Coalition forces said the strike in Afghanistan also killed Dadullah’s deputy, known as Shakir.
     
    Munir says drone strikes have been an effective tool. He says they have disrupted the activities of terrorists hiding in the remote mountain areas on both sides of the Afghan-Pakistani border.
     
    But he adds that U.S. drone strikes have killed al-Qaida and other top terrorist commanders for the past five years, and new leaders simply take over the operations.
     
    “It is not a permanent setback, because these things have been happening. Al-Qaida leaders have been killed in north Waziristan, their commanders who were controlling operations, and then they choose another one," said Munir.
     
    U.S. and international combat forces in Afghanistan are under pressure to eliminate the various terrorist networks operating in the region before they leave the country in two years' time.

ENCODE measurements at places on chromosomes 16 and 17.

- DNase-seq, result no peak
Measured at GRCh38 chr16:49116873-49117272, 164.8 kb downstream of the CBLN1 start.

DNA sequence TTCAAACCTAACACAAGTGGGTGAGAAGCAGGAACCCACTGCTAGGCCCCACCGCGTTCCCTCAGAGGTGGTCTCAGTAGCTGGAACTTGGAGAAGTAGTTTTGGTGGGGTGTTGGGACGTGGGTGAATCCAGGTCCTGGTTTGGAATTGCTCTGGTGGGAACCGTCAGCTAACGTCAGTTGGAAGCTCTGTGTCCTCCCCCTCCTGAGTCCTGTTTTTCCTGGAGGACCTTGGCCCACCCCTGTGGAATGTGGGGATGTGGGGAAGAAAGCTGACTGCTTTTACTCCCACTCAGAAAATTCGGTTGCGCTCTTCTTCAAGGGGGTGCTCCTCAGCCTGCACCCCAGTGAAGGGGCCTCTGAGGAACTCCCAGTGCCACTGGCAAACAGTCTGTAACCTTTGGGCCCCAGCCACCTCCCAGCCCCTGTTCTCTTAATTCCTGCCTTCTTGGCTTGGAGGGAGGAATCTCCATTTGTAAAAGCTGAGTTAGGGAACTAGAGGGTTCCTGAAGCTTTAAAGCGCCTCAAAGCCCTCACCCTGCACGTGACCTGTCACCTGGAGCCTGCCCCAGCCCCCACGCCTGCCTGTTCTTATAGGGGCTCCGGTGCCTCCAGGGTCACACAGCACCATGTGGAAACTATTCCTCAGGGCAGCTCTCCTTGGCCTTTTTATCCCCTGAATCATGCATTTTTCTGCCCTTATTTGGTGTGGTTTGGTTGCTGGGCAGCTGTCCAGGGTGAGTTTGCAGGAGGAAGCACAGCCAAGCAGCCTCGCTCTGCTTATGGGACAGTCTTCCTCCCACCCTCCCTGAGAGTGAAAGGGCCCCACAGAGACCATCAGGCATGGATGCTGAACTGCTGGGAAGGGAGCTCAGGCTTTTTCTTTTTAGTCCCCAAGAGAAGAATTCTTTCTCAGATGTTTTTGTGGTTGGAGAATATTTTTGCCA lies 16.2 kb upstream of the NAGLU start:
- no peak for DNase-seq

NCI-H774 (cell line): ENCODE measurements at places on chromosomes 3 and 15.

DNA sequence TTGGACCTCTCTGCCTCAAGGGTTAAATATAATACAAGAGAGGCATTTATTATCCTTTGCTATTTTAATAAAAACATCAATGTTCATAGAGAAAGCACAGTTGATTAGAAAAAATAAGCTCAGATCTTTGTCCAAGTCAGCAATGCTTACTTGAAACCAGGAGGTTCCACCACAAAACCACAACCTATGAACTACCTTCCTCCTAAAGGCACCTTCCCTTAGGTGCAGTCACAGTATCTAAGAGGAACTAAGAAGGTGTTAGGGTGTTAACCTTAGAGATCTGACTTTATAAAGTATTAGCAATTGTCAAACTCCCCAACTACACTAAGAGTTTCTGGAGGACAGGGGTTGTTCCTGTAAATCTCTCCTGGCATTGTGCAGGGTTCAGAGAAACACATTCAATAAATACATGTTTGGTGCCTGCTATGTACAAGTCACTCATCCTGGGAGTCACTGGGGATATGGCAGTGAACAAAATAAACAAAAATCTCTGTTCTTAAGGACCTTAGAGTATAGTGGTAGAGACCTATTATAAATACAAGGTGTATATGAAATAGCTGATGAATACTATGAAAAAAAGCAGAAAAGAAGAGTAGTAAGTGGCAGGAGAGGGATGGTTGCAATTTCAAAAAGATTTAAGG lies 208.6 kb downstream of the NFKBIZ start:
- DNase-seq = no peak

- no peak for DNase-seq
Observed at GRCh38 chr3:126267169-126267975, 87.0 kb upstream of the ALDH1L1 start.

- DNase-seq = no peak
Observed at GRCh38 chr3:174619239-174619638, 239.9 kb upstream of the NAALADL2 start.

You May Like

    Turkey, US Splits Deepen Over Support for Kurdish Militants

    Ankara summons American ambassador to protest remarks by State Department spokesman who said Washington does not consider Syria's Kurdish Democracy Union Party (PYD) a terrorist organization

    Obama Seeking $19 Billion for National Cybersecurity

    Move, touted as attempt to build broad, cohesive federal response to cyberthreats, calls for increase in cybersecurity spending across all government agencies

    Video Foreign Policy Weighs Heavy for Some US Voters

    VOA talks to protesters in Manchester, New Hampshire, who sound off on foreign policy issues such as the Guantanamo Bay prison, the Israeli-Palestinian conflict and the wars in Iraq, Syria and Yemen

    This forum has been closed.
    Comment Sorting
    Comments
         
    by: Haron from: Afghanistan
    August 26, 2012 5:12 AM
    I think it is very difficult to solve the problems now. but it was good to start these steps in 2001. it was a long term program to solve the problems for today that we're going to face with 2014. these steps cannot solve the problems. let's talk realistic that America is groan with mistakes. America supported Afghan Local Police (ALP) but ALP kills US troops in Afghanistan. in the past US supported militants in Afghanistan but those militants kills US troops in Afghanistan. i think monetary corporation must be stop on Pakistan.